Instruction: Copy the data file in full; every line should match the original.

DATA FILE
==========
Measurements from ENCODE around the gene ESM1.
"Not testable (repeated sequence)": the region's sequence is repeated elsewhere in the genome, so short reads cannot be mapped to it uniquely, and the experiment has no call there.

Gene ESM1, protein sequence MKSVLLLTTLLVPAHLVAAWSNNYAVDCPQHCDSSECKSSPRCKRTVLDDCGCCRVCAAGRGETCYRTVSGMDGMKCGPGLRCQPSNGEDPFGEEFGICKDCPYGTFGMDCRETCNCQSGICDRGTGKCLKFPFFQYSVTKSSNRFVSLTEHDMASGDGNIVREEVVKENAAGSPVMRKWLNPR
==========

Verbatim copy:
Measurements from ENCODE around the gene ESM1.
"Not testable (repeated sequence)": the region's sequence is repeated elsewhere in the genome, so short reads cannot be mapped to it uniquely, and the experiment has no call there.

Gene ESM1, protein sequence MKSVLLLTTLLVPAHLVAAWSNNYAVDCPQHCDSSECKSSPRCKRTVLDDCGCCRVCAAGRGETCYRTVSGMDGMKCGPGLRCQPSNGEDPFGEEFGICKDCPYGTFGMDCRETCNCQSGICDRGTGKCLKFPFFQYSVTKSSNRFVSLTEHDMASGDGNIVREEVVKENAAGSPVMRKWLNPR